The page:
In a world where 47 percent of consumers would take their business elsewhere within a day of experiencing poor customer service, how is a company to keep customers for the long term?
In the “old” days, it was referred to a retention marketing. Today, it’s called lifecycle marketing and it’s a process where you nurture relationships with clients as they move through their life cycles.
An accounting firm retains a new client, Grace, in need of wealth management services. She is relatively young, in her mid-thirties, and single. She’s inherited a fairly large sum of money from her grandparents and wants to ensure she’s using it toward a nest egg and to make sound investments.
As she ages, she buys a home, gets married, and has children.
How is the accounting firm’s staff touching base with this client? Do they simply provide quarterly wealth management reports? Or, do they encourage her to look at other services the firm offers, possibly college savings plans, estate planning services, and retirement planning.
The second option is called lifecycle marketing. You’ve taken the client’s needs, based on where she is in life, and helped her to use the money she inherited to grow and work for her rather than just accumulating interest.
4-Step Lifecycle Marketing Strategy
But as you gain new clients, what can you to do crack the code to client lifecycle marketing?
- Be patient and avoid cross selling too early. Once a new client comes on board, avoid trying to cross sell products immediately without a complete understanding of her needs, goals, and life. Rather, take time to absorb how she lives and create a plan to help her reach a goal. In some cases, the client may not know they need a goal. A good way to do this is to add them to a marketing channel, such as a monthly newsletter or suggest joining the firm’s social media channel(s), that informs them of tips, news, and guidance they can think about.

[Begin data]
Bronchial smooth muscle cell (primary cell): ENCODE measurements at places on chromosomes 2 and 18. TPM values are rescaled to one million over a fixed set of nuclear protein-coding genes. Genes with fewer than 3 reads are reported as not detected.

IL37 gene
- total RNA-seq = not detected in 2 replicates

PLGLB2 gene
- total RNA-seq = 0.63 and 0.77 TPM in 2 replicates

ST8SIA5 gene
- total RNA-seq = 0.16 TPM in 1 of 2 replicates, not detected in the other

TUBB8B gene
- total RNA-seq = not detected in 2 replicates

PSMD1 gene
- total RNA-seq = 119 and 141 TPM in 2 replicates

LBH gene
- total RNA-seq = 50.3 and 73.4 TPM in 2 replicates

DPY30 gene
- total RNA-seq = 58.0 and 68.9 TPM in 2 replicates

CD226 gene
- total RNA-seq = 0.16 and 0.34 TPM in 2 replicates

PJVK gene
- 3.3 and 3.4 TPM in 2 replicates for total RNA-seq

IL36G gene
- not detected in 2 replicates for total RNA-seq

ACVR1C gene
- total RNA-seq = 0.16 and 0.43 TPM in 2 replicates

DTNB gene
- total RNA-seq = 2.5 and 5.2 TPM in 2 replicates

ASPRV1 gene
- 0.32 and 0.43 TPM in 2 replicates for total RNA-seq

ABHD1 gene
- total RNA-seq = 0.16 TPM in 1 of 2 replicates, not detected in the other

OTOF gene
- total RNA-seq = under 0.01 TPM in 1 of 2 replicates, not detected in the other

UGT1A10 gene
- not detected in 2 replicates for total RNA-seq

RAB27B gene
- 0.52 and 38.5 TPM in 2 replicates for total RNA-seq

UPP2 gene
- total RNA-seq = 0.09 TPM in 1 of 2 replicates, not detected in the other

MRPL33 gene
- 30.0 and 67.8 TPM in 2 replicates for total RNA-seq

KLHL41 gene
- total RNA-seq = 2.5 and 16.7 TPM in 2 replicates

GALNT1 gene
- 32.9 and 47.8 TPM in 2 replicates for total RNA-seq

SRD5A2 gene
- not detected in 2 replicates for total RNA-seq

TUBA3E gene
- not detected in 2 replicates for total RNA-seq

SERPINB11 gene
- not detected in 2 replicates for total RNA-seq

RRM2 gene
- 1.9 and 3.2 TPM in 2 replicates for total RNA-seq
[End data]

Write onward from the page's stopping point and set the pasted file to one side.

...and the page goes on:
- Ensure staff understands lifecycle challenges and create marketing efforts to provide solutions. For example, after Grace purchased her home, inviting her to an event about home owner tax deductions is a good way to nurture her relationship and to begin maximizing your value. Other content that fits nicely in this area is personalized tips, case studies, and best practices you would share with her either in a personalized email, call, mail, or combination of efforts.
- Once the relationship starts to take hold, and only then, consider promoting additional services. In Grace’s case, she’s gotten married. Inviting her and her spouse for a one-on-one meeting to talk about financial planning and personal goals is a nice touch. It’s personalized and offers them insight into their specific situation while providing a gentle nudge toward additional services the firm offers. Offer them marketing materials they can digest on their own time and invite them to another event or webinar series to help them understand the importance of their next step. Listening and learning to client’s needs are key behaviors for staff in this phase. Promoting services too early or too late could damage a relationship.
- Keep track of data points, with customer relationship management tools, about each client as she moves through her lifecycle to help ensure you’re cross promoting at the right time. This can be time consuming for the business team, but in the long run you’ll be glad you were keeping track. It’s important to mind the gap here because if you don’t you could lose a client and not understand why.
According to Invesp, “It costs five times as much to attract a new customer, than to keep an existing one.” Keep that in mind as you create a lifecycle marketing strategy.
What’s your next step?